The Polaris is a 69-foot tugboat that ran aground at Lone Tree Point near Rodeo in April 2013.  The US Coast Guard responded to the accident; however, the owner declined any assistance.  Later, the Marine Officer issued formal notice to remove the boat, but the owner did not comply.  Negotiation between the original owner, subsequent owners, the district and the Coast Guard started but an agreement could not be reached.

An attempt at repairing the vessel was made, but turned out to be a failure.  Finally, the vessel was cleared of its fuel and any potential dangers to the water and moved to a cove in Rodeo, CA.  Contra Costa Sherriff’s Marine Patrol has moved to have the abandoned vessel removed, as it is considered a public nuisance.

*The above info was found on some meeting notes from the CA state Lands Commission  http://archives.slc.ca.gov/Meeting_Summaries/2013_Documents/12-02-13/Items_and_Exhibits/C111.pdf

The Polaris can be found from two vantage points. One is in a derelict marina off Pacific Avenue.  I wouldn’t say it’s abandoned, as there are quite a few creepy people living on the premises. Knowing this, I would not go alone. And again, luckily, my fiance saw someone and started talking to him about the boat we were in search of.  He told us to “go on in!”. We talked through the marina finding all kinds of boats, cars and junk. Almost at the end of the walkway I saw it! Boom! Like it popped out and bit me. It was so much bigger than I had imagined.

The second, is if you go back out on to Pacific Ave, you can see a pathway leading out toward the water. Follow this and it will take you to the other side of the vessel.  On this side, you have access to what used to be a docking area, though the dock is in various stages of decay and had been burned in some areas. I would not wander on to the dock. But you can walk out on the rocks and go pretty far out when the tide is low.

Please note: Along this path it is clear that there are some homeless who have taken up shelter. Just avoid those areas and I’m sure you’ll be fine.

I do not know the current status of the process to remove this “nuisance” but my guess is it might be sooner rather than later. Happy exploring!Polaris 2

 

 

 

The Point Reyes Shipwreck

My first adventure! The history on this little gem is quite hazy; most say it’s a mystery how this boat came to this spot in Inverness, CA.  According to another story, they say that when the boat ran aground, the owner abandoned ship (pun intended).  As time passed, the land was sold and the new owners didn’t want to remove it, fearing they’d upset the local photographers.  Not to mention, this is a tiny, tiny town.  If you sneeze when you’re driving through, you’ll miss it.  I have no doubt that the owners knew it would create a draw for tourism.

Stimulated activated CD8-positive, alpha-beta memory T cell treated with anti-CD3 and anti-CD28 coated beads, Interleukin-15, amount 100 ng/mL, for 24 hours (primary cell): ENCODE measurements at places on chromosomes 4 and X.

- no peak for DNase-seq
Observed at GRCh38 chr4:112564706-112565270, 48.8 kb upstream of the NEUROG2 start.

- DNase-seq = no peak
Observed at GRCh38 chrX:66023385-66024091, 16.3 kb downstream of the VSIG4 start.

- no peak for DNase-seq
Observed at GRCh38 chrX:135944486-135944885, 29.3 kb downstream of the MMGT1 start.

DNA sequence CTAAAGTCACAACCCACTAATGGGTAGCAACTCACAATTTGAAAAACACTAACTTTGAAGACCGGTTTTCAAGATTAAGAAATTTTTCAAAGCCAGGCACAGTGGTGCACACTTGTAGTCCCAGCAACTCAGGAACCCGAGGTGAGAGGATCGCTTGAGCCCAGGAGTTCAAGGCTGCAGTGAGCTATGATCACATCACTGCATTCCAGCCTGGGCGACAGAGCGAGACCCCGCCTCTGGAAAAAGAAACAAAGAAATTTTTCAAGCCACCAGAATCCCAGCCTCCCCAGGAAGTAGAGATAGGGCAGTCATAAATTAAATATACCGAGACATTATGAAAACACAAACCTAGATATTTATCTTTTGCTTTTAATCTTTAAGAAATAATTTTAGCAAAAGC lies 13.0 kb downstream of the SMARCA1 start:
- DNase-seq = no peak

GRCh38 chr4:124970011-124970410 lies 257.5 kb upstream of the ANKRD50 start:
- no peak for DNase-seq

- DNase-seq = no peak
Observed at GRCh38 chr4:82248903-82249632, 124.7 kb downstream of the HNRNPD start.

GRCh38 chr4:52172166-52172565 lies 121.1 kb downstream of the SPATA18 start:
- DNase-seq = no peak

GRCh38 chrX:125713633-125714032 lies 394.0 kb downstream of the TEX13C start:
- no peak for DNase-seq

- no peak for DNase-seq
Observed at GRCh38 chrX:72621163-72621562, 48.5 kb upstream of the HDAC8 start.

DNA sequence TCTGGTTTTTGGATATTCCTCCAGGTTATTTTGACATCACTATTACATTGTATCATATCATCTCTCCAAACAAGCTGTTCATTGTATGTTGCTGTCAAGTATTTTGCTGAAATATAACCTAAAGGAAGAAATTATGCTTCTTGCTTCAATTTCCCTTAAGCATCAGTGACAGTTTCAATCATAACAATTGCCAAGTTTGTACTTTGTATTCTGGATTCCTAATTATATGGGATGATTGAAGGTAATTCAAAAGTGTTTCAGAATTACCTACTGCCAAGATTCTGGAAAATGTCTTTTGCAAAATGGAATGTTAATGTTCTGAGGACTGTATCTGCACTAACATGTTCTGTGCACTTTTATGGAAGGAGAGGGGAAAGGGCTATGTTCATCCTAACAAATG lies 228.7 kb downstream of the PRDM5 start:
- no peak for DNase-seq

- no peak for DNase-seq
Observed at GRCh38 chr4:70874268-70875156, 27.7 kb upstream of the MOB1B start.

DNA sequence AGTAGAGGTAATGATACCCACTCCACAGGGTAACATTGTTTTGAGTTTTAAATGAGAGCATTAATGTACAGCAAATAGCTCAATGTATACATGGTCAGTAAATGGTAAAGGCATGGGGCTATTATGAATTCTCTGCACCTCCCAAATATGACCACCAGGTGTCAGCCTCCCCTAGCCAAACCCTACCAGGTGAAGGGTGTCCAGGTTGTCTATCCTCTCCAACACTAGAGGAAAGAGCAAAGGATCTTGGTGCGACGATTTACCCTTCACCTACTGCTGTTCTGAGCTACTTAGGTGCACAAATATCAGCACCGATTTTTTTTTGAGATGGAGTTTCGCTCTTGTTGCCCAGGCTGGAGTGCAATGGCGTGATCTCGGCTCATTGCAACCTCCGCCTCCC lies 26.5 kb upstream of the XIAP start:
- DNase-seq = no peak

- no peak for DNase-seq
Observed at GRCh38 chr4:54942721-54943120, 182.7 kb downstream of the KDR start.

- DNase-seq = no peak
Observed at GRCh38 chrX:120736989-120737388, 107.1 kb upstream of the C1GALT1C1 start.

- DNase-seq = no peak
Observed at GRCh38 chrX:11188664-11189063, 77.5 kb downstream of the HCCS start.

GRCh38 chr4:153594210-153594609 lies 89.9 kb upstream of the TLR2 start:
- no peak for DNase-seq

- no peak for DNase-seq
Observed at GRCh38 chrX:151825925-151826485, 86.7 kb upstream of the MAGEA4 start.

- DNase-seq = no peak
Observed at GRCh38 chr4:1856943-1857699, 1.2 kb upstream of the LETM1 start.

Depending on the time of year you choose to visit, you may or may not be able to make it all the way out to the boat.  There was only a small stream to cross when I went in January 2015.  I’d say bring a pair of rain boots or shoes you don’t mind getting muddy or ruined.  If you don’t need them, then great!

One last thing: I returned to this boat a few hours later, after exploring the Point Reyes seashore, only to find a group of hooligans walking toward the boat with beer-in-hand.  I was absolutely livid because I KNEW what they were up to.  Sure enough, all three of them hopped onto the decaying boat and cracked open their beers.  This boat has clearly been here for quite some time, being exposed to the elements, graffiti artists and looters.  I do not think it wise to hop on for a ride.  Something this beautiful is meant to be observed and respected.

How to find it: It’s off Sir Francis Drake Blvd. in Inverness.  You can’t miss it from the road. There is a small dirt parking lot behind the local grocer where you can park.  Additionally, if you look up “Point Reyes Shipwreck” in Google Earth, you’ll get a great visual of where you’l be heading. Enjoy!